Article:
Sep 18th, 2013

Cultivars & Nativars, Oh My!

by Grace Chapman, Director of Horticulture, Lewis Ginter Botanical Garden 
Did you know…..

Cardinal Flower (Lobelia 'Black Truffle' )

Cardinal Flower (Lobelia ‘Black Truffle’) is a great example of a nativar that we’ll have at our plant sale. The dark foliage color makes it a favorite for rain gardens. Plus it is deer resistant, and attracts butterflies & hummingbirds.

Eupatorium 'Little Joe'

Eupatorium ‘Little Joe’ is another great example of a nativar.

That the word “cultivar” is an abbreviation of “cultivated variety”?  It means that from the straight species , either (1) natural cross pollination, (2) natural mutation, (3) humans cross pollinating, or (4) humans genetically modifying plants, resulted in a plant looking different in some way. It might be a different flower color, better growth habit, bigger flower or leaves, different color leaves (variegation, dark purple leaves, for example).

A “nativar” is just a “native cultivated variety.”  The Flora of Virginia considers a plant native to Virginia if it was naturally occurring in Virginia at the time of European contact. Everything  above still applies, but this is just a marketer’s fancy way of indicating that the parents were native rather than non-native.  We’ll be featuring several of these “Nativars” at our plant sale! Including the two shown.

A “nativar” is either an open-pollinated or hybridized selection from native plant parents. Nativars might have been selected because of a new leaf or flower color, a superior growth habit, interesting flower shape, or improved vigor. Nativars often have the same great qualities of their native parents- being friendly to the environment by requiring less water, fewer pesticides, and fewer fertilizers. It is important to note that nativars might not support wildlife as effectively as their native parents because their flower shapes and leaf chemistry have changed.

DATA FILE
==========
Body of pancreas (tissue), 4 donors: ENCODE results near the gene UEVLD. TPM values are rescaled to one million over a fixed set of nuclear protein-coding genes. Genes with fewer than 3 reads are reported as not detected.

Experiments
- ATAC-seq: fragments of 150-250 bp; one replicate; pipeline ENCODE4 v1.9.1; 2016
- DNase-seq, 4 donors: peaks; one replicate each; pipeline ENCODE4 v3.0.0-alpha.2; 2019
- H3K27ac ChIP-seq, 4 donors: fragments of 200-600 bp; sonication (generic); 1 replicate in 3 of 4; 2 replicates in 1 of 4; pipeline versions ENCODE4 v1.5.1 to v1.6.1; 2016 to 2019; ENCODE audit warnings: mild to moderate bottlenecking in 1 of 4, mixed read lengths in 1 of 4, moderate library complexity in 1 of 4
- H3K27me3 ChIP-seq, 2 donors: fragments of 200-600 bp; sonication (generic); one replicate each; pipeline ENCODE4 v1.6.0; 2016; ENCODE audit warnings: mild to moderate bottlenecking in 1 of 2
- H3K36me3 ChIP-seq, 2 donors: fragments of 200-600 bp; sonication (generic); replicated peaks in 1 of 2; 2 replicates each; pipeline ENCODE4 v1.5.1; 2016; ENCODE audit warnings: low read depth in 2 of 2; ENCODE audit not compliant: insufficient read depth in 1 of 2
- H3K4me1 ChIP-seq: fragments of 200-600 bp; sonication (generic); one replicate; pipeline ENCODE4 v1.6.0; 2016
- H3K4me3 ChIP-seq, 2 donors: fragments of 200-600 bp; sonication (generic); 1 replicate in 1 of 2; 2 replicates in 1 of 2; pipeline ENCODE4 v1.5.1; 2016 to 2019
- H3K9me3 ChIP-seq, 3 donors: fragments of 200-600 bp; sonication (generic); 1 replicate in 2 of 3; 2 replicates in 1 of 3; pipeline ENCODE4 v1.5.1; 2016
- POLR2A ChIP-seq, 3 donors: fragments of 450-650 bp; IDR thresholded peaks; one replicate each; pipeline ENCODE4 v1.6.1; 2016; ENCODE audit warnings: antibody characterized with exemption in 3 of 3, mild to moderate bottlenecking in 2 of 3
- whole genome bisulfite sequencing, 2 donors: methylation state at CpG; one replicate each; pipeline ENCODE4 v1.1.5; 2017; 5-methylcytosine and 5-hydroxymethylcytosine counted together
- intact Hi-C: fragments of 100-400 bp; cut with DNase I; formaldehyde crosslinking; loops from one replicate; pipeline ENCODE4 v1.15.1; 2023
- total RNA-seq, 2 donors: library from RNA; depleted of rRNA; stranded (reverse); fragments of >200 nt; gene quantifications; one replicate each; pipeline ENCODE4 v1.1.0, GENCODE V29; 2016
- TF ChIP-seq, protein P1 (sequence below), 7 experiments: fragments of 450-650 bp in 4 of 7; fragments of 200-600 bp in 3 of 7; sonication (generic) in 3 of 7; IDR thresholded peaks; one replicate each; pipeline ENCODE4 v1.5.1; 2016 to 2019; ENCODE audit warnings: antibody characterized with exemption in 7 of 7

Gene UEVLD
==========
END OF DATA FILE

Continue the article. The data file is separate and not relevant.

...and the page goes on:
What are the benefits and challenges of nativars?

Benefits: Nativars often have the characteristics of native plants. They are

  • Adapted to the region’s rainfall, requiring less irrigation
  • Adapted to pressures of local pests and diseases, requiring less pesticides
  • Adapted to the regions soils, requiring less fertilizers

Some of the challenges of nativars:

  • Less genetic diversity if produced asexually- monocultures succumb to pest pressures more rapidly than diverse populations
  • Uncertain ecological role in supporting wildlife
    • Change in flower morphology might make nectar and pollen unavailable to native pollinators
    • Flowers might be sterile, eliminating fruit
    • “Pest resistant” nativars might have a different leaf chemistry from the species, causing it to be an improper host for native insects
  • If selected for strength and vigor, nativars might outcompete other native plants, becoming invasive.

We’ll be featuring some great nativars at our Fall Plant Sale (that starts this Friday at 10 a.m.) Look for Threadleaf Coreopsis (Coreopsis verticillata ‘Sienna Sunset’), Sneezeweed (Helenium flexuosum ‘Tiny Dancer’), and Cardinal Flower (Lobelia ‘Black Truffle’).

Photo credit, Eupatorium ‘Little Joe’:



Jonah Holland is Digital Content Manager at Lewis Ginter Botanical Garden, where she has worked for 14 years overseeing social media, the blog, and the website. She is also a mom, yogi, open water swimmer, gardener, and seeker. She's been known to go for a walk in the Garden and come back with hundreds of plant photos, completely inspired to write her next blog post.

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